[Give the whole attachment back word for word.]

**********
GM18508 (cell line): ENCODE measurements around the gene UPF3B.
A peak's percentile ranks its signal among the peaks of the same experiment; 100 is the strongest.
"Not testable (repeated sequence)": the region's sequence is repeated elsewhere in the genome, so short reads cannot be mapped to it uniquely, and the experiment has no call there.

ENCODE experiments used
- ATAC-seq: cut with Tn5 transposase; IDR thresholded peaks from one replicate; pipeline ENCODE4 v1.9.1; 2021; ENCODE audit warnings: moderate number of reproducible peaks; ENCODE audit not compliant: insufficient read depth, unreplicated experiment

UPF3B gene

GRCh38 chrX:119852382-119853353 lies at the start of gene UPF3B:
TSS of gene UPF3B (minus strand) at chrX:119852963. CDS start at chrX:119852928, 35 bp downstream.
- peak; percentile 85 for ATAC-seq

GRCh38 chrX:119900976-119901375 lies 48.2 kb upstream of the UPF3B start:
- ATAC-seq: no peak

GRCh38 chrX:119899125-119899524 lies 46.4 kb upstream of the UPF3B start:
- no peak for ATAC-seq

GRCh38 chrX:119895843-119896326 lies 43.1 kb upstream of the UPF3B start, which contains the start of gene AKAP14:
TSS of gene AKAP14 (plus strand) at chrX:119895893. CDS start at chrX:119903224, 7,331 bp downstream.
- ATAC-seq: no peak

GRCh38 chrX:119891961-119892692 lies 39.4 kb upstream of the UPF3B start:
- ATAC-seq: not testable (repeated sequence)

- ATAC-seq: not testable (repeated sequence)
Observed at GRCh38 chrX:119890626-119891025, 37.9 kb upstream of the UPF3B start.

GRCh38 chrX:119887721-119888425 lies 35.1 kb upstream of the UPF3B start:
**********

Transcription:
GM18508 (cell line): ENCODE measurements around the gene UPF3B.
A peak's percentile ranks its signal among the peaks of the same experiment; 100 is the strongest.
"Not testable (repeated sequence)": the region's sequence is repeated elsewhere in the genome, so short reads cannot be mapped to it uniquely, and the experiment has no call there.

ENCODE experiments used
- ATAC-seq: cut with Tn5 transposase; IDR thresholded peaks from one replicate; pipeline ENCODE4 v1.9.1; 2021; ENCODE audit warnings: moderate number of reproducible peaks; ENCODE audit not compliant: insufficient read depth, unreplicated experiment

UPF3B gene

GRCh38 chrX:119852382-119853353 lies at the start of gene UPF3B:
TSS of gene UPF3B (minus strand) at chrX:119852963. CDS start at chrX:119852928, 35 bp downstream.
- peak; percentile 85 for ATAC-seq

GRCh38 chrX:119900976-119901375 lies 48.2 kb upstream of the UPF3B start:
- ATAC-seq: no peak

GRCh38 chrX:119899125-119899524 lies 46.4 kb upstream of the UPF3B start:
- no peak for ATAC-seq

GRCh38 chrX:119895843-119896326 lies 43.1 kb upstream of the UPF3B start, which contains the start of gene AKAP14:
TSS of gene AKAP14 (plus strand) at chrX:119895893. CDS start at chrX:119903224, 7,331 bp downstream.
- ATAC-seq: no peak

GRCh38 chrX:119891961-119892692 lies 39.4 kb upstream of the UPF3B start:
- ATAC-seq: not testable (repeated sequence)

- ATAC-seq: not testable (repeated sequence)
Observed at GRCh38 chrX:119890626-119891025, 37.9 kb upstream of the UPF3B start.

GRCh38 chrX:119887721-119888425 lies 35.1 kb upstream of the UPF3B start: